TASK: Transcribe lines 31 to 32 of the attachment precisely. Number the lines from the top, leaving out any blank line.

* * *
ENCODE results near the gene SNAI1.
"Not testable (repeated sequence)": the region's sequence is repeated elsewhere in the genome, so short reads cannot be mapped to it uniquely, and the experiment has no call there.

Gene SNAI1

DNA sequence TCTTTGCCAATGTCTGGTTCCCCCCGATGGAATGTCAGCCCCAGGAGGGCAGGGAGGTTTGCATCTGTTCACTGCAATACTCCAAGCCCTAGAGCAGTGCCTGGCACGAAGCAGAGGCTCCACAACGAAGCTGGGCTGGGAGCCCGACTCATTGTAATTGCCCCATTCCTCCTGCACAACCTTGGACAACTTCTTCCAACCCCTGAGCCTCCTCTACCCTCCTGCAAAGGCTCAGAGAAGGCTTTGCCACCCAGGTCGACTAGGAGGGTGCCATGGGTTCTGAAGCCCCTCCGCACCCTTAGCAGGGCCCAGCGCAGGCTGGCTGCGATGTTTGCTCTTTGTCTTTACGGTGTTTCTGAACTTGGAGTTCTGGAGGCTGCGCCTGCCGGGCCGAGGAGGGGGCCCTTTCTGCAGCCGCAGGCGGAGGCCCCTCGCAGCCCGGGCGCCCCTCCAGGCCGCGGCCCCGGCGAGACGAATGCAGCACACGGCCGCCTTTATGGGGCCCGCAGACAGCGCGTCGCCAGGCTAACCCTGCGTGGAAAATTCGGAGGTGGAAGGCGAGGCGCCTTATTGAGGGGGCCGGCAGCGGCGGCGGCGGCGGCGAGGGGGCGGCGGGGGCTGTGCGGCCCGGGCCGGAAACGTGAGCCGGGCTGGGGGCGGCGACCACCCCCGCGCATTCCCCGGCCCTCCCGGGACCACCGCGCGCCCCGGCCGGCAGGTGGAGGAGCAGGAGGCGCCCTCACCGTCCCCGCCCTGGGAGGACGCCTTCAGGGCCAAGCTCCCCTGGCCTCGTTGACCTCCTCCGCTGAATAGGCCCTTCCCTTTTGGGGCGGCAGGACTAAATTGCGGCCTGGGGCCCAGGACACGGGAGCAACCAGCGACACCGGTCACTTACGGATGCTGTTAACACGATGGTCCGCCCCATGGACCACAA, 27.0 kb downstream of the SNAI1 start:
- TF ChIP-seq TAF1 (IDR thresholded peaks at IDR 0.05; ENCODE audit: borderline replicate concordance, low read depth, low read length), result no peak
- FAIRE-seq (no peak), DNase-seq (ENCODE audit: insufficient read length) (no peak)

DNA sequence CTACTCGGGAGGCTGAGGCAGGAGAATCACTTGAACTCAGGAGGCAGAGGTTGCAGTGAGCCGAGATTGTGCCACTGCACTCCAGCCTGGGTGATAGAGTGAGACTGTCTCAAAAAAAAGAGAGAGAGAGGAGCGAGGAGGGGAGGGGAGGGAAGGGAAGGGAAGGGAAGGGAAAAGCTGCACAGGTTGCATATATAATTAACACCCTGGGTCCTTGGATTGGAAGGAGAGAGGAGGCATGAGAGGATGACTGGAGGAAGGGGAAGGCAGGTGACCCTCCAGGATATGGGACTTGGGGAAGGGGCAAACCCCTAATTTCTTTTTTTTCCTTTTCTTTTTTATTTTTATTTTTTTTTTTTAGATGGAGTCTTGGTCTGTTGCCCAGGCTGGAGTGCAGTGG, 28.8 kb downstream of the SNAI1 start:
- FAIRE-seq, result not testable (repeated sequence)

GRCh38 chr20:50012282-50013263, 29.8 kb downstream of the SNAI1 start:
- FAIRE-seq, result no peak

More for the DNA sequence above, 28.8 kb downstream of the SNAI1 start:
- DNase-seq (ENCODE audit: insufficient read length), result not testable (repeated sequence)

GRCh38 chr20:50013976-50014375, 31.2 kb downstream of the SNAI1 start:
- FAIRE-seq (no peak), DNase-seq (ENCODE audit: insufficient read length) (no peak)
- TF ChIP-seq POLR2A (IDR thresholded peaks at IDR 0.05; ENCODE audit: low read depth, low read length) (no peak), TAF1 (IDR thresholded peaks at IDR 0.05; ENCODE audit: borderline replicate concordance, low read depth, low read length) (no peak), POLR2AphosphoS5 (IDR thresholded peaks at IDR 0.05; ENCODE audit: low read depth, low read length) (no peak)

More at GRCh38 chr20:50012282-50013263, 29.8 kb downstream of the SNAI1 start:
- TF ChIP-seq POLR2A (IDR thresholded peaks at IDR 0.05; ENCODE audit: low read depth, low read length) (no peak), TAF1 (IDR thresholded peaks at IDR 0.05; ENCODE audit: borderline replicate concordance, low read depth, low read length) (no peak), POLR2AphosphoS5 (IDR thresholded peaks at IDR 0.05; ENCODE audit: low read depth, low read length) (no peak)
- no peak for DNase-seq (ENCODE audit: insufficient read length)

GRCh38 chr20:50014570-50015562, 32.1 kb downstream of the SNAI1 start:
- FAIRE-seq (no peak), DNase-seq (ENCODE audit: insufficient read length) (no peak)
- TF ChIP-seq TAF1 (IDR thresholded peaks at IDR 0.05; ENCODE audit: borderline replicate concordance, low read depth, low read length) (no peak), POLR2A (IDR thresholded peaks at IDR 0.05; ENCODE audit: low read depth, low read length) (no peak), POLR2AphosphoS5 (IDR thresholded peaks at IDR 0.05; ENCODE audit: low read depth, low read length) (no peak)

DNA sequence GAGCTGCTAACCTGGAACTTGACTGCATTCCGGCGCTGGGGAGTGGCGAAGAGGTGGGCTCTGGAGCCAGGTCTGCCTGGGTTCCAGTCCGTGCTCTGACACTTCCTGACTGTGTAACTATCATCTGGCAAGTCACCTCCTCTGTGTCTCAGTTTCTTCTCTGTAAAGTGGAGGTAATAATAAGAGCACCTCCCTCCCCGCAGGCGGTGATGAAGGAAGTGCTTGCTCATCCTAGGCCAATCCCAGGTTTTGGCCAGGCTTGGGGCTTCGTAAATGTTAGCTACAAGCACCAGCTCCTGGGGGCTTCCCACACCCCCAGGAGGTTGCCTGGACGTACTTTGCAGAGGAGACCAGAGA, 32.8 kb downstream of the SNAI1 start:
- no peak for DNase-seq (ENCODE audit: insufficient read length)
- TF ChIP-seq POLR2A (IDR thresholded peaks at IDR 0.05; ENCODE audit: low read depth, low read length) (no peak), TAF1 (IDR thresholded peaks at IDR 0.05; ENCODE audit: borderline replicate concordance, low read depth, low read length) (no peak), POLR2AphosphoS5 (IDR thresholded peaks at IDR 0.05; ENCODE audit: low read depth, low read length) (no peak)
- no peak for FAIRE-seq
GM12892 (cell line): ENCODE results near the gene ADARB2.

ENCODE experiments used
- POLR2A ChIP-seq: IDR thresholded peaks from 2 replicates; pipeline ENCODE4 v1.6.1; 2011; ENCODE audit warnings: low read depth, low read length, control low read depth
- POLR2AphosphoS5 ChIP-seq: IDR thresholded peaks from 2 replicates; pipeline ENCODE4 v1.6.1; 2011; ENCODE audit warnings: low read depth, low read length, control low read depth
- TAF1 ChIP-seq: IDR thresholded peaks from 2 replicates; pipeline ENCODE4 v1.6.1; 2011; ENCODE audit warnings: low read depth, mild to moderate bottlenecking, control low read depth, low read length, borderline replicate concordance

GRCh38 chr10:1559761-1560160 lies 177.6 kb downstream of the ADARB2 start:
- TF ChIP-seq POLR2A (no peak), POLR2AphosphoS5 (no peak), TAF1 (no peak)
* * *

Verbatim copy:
GRCh38 chr10:1559761-1560160 lies 177.6 kb downstream of the ADARB2 start:
- TF ChIP-seq POLR2A (no peak), POLR2AphosphoS5 (no peak), TAF1 (no peak)